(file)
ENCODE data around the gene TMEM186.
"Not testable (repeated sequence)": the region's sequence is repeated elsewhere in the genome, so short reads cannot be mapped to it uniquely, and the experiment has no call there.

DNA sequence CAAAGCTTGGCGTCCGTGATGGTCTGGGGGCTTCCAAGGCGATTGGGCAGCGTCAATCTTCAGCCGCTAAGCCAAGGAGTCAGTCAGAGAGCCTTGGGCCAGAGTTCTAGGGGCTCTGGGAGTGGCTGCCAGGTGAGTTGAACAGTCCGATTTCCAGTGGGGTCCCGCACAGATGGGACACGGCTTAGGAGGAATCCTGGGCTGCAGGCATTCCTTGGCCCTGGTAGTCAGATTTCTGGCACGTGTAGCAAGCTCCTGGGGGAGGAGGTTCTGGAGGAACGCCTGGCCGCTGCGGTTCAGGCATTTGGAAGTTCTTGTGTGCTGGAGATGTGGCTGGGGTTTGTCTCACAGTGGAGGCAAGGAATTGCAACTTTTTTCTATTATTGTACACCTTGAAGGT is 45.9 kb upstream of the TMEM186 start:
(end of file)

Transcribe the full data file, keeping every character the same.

ENCODE data around the gene TMEM186.
"Not testable (repeated sequence)": the region's sequence is repeated elsewhere in the genome, so short reads cannot be mapped to it uniquely, and the experiment has no call there.

DNA sequence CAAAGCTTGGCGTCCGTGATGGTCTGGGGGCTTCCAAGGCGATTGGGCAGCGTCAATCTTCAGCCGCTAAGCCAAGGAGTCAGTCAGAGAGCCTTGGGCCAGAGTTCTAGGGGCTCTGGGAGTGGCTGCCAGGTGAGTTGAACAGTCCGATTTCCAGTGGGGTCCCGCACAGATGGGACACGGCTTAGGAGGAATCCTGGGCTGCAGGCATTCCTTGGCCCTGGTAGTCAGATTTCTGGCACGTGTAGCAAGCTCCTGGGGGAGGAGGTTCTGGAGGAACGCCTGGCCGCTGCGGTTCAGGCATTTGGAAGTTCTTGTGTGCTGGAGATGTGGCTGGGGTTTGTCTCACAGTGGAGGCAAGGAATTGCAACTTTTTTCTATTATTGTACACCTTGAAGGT is 45.9 kb upstream of the TMEM186 start: